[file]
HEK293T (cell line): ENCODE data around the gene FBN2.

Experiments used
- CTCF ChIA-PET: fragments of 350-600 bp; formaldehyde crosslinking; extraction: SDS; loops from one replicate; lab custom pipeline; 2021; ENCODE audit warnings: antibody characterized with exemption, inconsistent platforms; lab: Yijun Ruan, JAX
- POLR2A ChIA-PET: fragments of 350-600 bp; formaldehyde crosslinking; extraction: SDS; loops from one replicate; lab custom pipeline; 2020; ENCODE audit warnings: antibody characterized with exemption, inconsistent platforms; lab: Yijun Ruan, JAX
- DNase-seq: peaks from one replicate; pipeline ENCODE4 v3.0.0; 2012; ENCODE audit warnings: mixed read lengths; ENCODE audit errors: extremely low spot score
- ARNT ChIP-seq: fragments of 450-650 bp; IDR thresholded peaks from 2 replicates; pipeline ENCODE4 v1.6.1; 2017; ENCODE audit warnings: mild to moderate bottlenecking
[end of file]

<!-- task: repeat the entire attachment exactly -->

HEK293T (cell line): ENCODE data around the gene FBN2.

Experiments used
- CTCF ChIA-PET: fragments of 350-600 bp; formaldehyde crosslinking; extraction: SDS; loops from one replicate; lab custom pipeline; 2021; ENCODE audit warnings: antibody characterized with exemption, inconsistent platforms; lab: Yijun Ruan, JAX
- POLR2A ChIA-PET: fragments of 350-600 bp; formaldehyde crosslinking; extraction: SDS; loops from one replicate; lab custom pipeline; 2020; ENCODE audit warnings: antibody characterized with exemption, inconsistent platforms; lab: Yijun Ruan, JAX
- DNase-seq: peaks from one replicate; pipeline ENCODE4 v3.0.0; 2012; ENCODE audit warnings: mixed read lengths; ENCODE audit errors: extremely low spot score
- ARNT ChIP-seq: fragments of 450-650 bp; IDR thresholded peaks from 2 replicates; pipeline ENCODE4 v1.6.1; 2017; ENCODE audit warnings: mild to moderate bottlenecking